x Abu Dhabi, UAESaturday 22 July 2017

Historian’s research sheds light on Sheikh Zayed’s greatness

By speaking to the people who knew him well, Jamal bin Huwaireb believes he has discovered the essence of Sheikh Zayed’s greatness.

Sheikh Zayed, a visionary rooted in his culture, takes part in a traditional dance. Courtesy National Archives
Sheikh Zayed, a visionary rooted in his culture, takes part in a traditional dance. Courtesy National Archives

ABU DHABI // By speaking to the people who knew him well, Jamal bin Huwaireb believes he has discovered the essence of Sheikh Zayed’s greatness.

On the 10th anniversary of the death of the country’s founding Father, the Emirati historian hopes he can portray Sheikh Zayed’s most important characteristics to a generation who never knew him.

Mr bin Huwaireb has conducted research about Sheikh Zayed by interviewing acquaintances of the nation’s first President.

He also gathered information from publications, such as the travel books by Wilfred Thesiger, as well as national and British documents.

What made Sheikh Zayed a great leader was firstly his name and ancestry, said Mr bin Huwaireb. “Zayed was named after his grandfather who was a symbol of justice, generosity and courage,” he said.

He grew up in a family of leaders, and was brought up listening to stories about his grandfather, Sheikh Zayed bin Khalifa.

So, it was natural that Sheikh Zayed would grow up to be a wise leader because of the environment in which he lived, the stories he heard and the things he saw from the family surrounding him.

“Zayed grew up with this name, and with the love of imitating the person behind the name. His name had a major role in his character.”

Mr bin Huwaireb said Sheikh Zayed learnt what leadership entailed from a young age from his father, Sheikh Sultan bin Zayed. “Even though his father did not reign for long, it was enough,” he said.

“Zayed’s father was blessed with wisdom. This boy looked into his father’s life, he saw the majlises and saw what leadership is in front of his eyes. He saw how fair his father was, and how he treated the community with equality. He spoke to them, played with the children. That is how he created a relationship with the people.”

Sheikh Zayed also learnt from his elder brother, Sheikh Shakhbout, who had a vast knowledge of politics, literature and Sharia.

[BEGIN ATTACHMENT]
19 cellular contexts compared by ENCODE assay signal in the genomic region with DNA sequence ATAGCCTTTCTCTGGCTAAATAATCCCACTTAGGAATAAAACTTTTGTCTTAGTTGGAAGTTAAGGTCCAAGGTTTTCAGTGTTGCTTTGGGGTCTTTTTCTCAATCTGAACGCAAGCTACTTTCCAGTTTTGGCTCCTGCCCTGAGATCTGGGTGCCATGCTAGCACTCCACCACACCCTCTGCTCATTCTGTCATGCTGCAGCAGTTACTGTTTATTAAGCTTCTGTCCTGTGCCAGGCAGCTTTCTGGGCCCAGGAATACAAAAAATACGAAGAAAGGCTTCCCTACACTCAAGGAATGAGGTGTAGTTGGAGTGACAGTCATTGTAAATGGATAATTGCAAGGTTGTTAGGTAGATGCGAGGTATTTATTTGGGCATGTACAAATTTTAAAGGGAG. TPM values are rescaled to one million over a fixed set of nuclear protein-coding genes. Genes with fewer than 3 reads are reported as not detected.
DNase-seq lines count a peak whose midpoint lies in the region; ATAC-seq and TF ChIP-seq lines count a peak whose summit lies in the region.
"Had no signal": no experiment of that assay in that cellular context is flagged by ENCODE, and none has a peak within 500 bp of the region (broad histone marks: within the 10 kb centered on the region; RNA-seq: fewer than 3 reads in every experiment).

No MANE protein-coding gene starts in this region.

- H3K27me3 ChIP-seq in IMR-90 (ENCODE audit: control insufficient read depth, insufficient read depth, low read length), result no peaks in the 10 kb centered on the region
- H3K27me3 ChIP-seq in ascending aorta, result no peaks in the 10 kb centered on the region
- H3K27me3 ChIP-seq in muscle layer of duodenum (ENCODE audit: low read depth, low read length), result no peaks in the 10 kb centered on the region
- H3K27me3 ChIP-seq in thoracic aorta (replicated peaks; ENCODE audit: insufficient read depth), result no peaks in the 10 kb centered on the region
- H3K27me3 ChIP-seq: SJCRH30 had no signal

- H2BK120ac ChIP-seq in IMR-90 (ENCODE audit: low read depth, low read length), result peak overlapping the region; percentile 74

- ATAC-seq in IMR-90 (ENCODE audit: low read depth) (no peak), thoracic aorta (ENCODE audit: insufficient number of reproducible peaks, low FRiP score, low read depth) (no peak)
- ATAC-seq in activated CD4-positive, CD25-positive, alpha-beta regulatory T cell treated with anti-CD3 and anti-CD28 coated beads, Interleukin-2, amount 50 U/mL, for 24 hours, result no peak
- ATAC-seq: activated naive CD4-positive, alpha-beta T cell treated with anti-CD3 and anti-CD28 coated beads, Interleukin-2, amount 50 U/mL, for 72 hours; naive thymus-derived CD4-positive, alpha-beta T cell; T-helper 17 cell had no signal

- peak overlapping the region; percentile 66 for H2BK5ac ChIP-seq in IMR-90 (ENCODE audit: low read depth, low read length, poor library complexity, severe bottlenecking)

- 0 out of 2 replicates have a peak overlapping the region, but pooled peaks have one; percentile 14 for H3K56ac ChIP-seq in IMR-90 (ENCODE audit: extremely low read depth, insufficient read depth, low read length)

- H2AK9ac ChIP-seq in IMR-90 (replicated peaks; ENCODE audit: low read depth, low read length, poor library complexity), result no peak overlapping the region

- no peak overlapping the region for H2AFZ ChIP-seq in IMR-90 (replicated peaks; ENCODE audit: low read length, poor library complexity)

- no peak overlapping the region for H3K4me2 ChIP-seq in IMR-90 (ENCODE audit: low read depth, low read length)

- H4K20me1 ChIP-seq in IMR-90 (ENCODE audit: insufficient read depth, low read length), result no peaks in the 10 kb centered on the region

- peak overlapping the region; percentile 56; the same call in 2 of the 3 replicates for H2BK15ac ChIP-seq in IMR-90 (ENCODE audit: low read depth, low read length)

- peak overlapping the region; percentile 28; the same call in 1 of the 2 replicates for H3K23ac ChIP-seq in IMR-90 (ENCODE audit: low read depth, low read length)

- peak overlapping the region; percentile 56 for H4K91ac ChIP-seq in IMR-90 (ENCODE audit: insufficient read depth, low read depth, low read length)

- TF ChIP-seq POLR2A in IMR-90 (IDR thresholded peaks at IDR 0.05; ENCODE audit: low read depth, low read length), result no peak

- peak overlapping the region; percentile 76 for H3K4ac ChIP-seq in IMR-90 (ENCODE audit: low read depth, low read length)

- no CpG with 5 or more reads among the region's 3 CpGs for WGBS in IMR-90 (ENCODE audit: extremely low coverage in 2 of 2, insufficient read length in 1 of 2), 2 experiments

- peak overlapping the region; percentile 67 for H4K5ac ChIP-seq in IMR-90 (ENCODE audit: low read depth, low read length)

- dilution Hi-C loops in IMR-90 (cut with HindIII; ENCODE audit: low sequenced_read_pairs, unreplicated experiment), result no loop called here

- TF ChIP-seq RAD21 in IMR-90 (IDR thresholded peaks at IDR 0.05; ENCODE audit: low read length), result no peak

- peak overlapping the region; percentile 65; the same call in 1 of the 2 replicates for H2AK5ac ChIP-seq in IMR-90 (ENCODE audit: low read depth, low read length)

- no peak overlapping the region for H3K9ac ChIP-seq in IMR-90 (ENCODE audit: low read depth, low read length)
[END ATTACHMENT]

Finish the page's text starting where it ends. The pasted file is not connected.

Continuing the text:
“From Sheikh Shakhbout’s majlis in Abu Dhabi, Sheikh Zayed learnt about literary works like Al Mutanabi’s poetry.”

When Sheikh Zayed became the Ruler’s representative in Al Ain, he quickly won over the area’s people.

“He did it through communication, cooperating with the people. He would borrow money to be able to look after the people of Al Ain. He built a school and a souq, and was continuously developing,” said Mr bin Huwaireb.

He said this period in Sheikh Zayed’s life was about acquiring knowledge.

In 1953, Sheikh Zayed and Sheikh Shakhbout travelled to London and Paris – their first visit to western countries. Mr bin Huwaireb said: “At that time, there was nothing mentionable in the country. Sheikh Zayed came to Al Ain and he was sad, he was telling people ‘when will our country become like the West’.

“He wanted to develop architecture, to build roads, to make use of technology, and there was nothing in the country but a few buildings and little trade.”

When Zayed became Ruler of Abu Dhabi in 1966 he immediately set to work in building hospitals, schools, and roads, said the historian.

“The country developed in just five years. After the British [announced that they would be leaving] in 1968, he decided to unify the Emirates and, with the help of Sheikh Rashid Al Maktoum, it was possible.”

Sheikh Zayed always saw the country in a light that required constant development in all sectors, said Mr bin Huwaireb, who stressed that it was important to impress that development on younger generations.

“Sheikh Zayed followed the path of his ancestors and the characteristics have remained in all the leaders. And now, his children and the sheikhs are following his footsteps. We call our sheikhs ‘father’, because we have a different relationship between the ruler and the people.

“It is important to know that Zayed’s upbringing gave him that personality, and we must take him as a model in raising our own children.”

He said younger generations should be inspired by Sheikh Zayed and “by narrating his story we are instilling nobility, cooperation and the ability to achieve in our children”.

aalkhoori@thenational.ae